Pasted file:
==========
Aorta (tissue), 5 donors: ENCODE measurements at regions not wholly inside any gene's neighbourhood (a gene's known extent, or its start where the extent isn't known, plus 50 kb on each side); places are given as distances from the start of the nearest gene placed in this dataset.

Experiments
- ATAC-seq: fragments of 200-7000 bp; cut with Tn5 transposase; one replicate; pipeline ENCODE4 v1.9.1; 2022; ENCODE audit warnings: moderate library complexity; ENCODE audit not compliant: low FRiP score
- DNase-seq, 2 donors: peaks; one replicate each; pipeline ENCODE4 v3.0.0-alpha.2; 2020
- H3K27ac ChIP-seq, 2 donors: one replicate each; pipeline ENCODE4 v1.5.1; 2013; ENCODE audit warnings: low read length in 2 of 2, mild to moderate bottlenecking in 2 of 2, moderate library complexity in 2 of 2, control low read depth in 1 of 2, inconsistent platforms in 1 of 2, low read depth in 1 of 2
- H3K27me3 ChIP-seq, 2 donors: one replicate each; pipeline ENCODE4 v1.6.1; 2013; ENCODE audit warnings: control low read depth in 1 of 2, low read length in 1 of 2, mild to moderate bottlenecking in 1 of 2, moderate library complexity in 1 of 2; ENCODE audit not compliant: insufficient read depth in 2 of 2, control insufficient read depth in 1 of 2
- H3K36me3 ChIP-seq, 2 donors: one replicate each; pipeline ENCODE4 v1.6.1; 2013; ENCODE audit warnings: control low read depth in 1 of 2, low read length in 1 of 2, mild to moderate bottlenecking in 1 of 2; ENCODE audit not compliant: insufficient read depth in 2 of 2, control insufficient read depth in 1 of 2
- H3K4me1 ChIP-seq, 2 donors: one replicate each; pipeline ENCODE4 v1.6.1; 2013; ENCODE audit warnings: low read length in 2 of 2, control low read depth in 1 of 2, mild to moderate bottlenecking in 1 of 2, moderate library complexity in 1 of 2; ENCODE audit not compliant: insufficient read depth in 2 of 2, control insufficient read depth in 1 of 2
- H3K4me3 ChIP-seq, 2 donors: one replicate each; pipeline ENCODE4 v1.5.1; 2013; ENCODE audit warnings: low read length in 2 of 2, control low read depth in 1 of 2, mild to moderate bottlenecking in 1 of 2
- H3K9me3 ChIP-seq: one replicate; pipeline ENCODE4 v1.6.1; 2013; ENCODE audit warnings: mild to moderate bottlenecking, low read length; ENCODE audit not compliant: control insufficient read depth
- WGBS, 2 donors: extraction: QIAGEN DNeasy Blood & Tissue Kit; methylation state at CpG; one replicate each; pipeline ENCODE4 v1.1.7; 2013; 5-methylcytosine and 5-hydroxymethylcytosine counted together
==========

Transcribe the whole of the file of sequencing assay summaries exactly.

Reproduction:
Aorta (tissue), 5 donors: ENCODE measurements at regions not wholly inside any gene's neighbourhood (a gene's known extent, or its start where the extent isn't known, plus 50 kb on each side); places are given as distances from the start of the nearest gene placed in this dataset.

Experiments
- ATAC-seq: fragments of 200-7000 bp; cut with Tn5 transposase; one replicate; pipeline ENCODE4 v1.9.1; 2022; ENCODE audit warnings: moderate library complexity; ENCODE audit not compliant: low FRiP score
- DNase-seq, 2 donors: peaks; one replicate each; pipeline ENCODE4 v3.0.0-alpha.2; 2020
- H3K27ac ChIP-seq, 2 donors: one replicate each; pipeline ENCODE4 v1.5.1; 2013; ENCODE audit warnings: low read length in 2 of 2, mild to moderate bottlenecking in 2 of 2, moderate library complexity in 2 of 2, control low read depth in 1 of 2, inconsistent platforms in 1 of 2, low read depth in 1 of 2
- H3K27me3 ChIP-seq, 2 donors: one replicate each; pipeline ENCODE4 v1.6.1; 2013; ENCODE audit warnings: control low read depth in 1 of 2, low read length in 1 of 2, mild to moderate bottlenecking in 1 of 2, moderate library complexity in 1 of 2; ENCODE audit not compliant: insufficient read depth in 2 of 2, control insufficient read depth in 1 of 2
- H3K36me3 ChIP-seq, 2 donors: one replicate each; pipeline ENCODE4 v1.6.1; 2013; ENCODE audit warnings: control low read depth in 1 of 2, low read length in 1 of 2, mild to moderate bottlenecking in 1 of 2; ENCODE audit not compliant: insufficient read depth in 2 of 2, control insufficient read depth in 1 of 2
- H3K4me1 ChIP-seq, 2 donors: one replicate each; pipeline ENCODE4 v1.6.1; 2013; ENCODE audit warnings: low read length in 2 of 2, control low read depth in 1 of 2, mild to moderate bottlenecking in 1 of 2, moderate library complexity in 1 of 2; ENCODE audit not compliant: insufficient read depth in 2 of 2, control insufficient read depth in 1 of 2
- H3K4me3 ChIP-seq, 2 donors: one replicate each; pipeline ENCODE4 v1.5.1; 2013; ENCODE audit warnings: low read length in 2 of 2, control low read depth in 1 of 2, mild to moderate bottlenecking in 1 of 2
- H3K9me3 ChIP-seq: one replicate; pipeline ENCODE4 v1.6.1; 2013; ENCODE audit warnings: mild to moderate bottlenecking, low read length; ENCODE audit not compliant: control insufficient read depth
- WGBS, 2 donors: extraction: QIAGEN DNeasy Blood & Tissue Kit; methylation state at CpG; one replicate each; pipeline ENCODE4 v1.1.7; 2013; 5-methylcytosine and 5-hydroxymethylcytosine counted together